Part two of my personal favorite foods that I’ve encountered here in Korea! This is probably not going to be a comprehensive list, nor a list of the most popular foods in Korea.. just foods I love that I actually happened to snap pictures of. Enjoy! 🙂

img_0007 img_0358 img_0315


Bibimbap is the first thing that I ate in Korea, and definitely a very common (and safe) first Korean dish. You can find it in pretty much any Korean restaurant, and it’s really easy to make at home. Bibim means mixed, and bap is rice, so basically it’s various different ingredients mixed into rice, with an egg on top. The vegetables and egg are cooked in sesame oil, giving it a really great flavor (in my opinion) and it is eaten with gochujan (red chili paste). Yum! (Bonus: super easy to make at home!)


fullsizerender img_1421


Curry is a very common dish in Korea. I think it’s technically more of a Japanese food, but the lines get a bit blurred here. It can have all kinds of different veggies and meats in the curry itself, and lots of the time you can get a pork cutlet on top. It’s definitely one of my favorite foods, and another that’s really easy to make at home, which is always a plus. (I love to add some dried green chile into it to give it a great flavor, but it makes me really nostalgic.)






Pajeon, a green onion seafood pancake, is kind of obnoxiously delicious. There is a restaurant near the university that is a common college hangout that my friends and I frequented during the school year, and it sells half-green onion and seafood and half-kimchi and seafood pancakes. (Fun fact- had a korean not introduced us to the restaurant, there is NO way we would ever have stumbled across it. Very hidden within side streets and narrow alleyways.) Commonly eaten with makgoeli (sweet rice wine), it’s a super cheap and delicious meal, and a great way to start a night out.





img_1689 img_1403


In terms of [frozen] desserts, Korea has bingsu. The traditional form of is patbingsu, which is shaved ice with red beans, fruit and sometimes sweet condensed milk on top. The more common and modern form is actually sweet milk flakes, rather than ice, and can have all sorts of different toppings, such as chocolate, peanut powder and sweet cheese powder (it sounds weird… and it is. I can’t really justify it other than saying… it’s Asia.) It’s definitely my favorite dessert, but not really something you can eat after eating a meal, or alone, because it’s so huge.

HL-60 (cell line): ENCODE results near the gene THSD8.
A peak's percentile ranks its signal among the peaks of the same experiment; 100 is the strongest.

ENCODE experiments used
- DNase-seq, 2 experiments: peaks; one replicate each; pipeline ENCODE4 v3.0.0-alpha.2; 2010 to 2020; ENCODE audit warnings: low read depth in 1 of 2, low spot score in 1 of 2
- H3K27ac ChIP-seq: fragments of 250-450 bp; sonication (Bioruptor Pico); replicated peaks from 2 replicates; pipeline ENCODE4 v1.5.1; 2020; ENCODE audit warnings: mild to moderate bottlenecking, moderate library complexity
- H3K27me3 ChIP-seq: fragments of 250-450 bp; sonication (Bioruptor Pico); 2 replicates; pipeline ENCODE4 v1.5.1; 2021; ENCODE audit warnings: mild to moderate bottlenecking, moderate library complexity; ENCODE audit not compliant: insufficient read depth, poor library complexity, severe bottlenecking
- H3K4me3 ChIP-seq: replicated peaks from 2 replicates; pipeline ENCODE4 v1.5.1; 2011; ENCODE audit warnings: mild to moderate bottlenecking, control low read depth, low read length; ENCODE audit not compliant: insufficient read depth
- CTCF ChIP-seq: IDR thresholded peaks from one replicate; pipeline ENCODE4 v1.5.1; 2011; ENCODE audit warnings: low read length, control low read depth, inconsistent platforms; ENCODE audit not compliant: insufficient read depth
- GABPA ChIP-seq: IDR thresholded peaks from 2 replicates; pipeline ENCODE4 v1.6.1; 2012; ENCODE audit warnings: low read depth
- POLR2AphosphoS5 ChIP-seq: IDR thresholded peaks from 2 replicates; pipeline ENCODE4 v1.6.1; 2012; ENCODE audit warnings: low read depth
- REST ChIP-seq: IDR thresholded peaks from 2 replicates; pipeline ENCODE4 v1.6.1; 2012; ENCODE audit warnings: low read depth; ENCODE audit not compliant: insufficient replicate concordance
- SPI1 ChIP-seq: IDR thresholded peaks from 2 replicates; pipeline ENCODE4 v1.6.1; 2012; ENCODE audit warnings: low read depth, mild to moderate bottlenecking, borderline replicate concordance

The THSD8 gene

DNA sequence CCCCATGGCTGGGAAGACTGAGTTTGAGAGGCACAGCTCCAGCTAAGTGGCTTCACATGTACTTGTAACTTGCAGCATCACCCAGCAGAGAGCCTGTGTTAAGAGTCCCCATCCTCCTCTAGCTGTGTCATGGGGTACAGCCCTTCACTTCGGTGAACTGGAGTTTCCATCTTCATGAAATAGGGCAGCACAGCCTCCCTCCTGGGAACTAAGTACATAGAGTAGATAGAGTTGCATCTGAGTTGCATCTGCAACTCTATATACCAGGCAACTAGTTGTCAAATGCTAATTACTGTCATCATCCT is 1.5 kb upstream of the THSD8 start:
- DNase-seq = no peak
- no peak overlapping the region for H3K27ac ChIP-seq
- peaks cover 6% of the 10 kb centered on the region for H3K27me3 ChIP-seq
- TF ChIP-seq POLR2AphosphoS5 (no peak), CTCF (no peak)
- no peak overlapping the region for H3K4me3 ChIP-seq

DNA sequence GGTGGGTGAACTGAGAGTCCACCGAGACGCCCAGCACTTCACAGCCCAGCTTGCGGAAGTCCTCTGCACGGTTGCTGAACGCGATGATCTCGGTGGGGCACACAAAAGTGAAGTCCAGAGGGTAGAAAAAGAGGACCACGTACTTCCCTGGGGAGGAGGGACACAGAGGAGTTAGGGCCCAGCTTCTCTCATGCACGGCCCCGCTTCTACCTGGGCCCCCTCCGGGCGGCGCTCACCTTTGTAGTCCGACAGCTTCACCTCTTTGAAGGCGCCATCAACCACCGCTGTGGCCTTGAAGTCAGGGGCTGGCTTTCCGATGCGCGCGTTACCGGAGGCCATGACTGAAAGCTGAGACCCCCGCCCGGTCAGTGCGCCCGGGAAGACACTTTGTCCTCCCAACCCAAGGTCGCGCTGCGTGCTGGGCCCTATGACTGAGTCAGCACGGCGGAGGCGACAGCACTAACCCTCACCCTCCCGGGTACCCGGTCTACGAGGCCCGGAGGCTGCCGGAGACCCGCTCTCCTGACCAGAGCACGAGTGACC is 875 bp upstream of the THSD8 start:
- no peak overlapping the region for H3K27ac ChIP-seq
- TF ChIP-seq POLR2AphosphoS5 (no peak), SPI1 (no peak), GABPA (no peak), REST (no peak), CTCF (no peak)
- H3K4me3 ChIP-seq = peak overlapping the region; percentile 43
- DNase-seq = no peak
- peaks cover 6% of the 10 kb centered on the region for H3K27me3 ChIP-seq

And now, the final, crowning glory of Korean food: Korean barbecue! Korean barbecue comes in many different shapes and sizes (marinated or not, pork, beef, chicken, duck, etc.) and it’s all delicious! The more side dishes, the better! I have nothing bad to say about it, and luckily there are tons of options right by where I live so if I want it, I don’t have to go far. I will miss this a lot when I leave.












So… I think that’s all of the food that I want to mention! My school semester starts again in less than a week, and while I’m excited for something to do, it has been nice to not worry about assignments and school for a couple of months! Hope everyone is doing well in their endeavors, and have a good semester!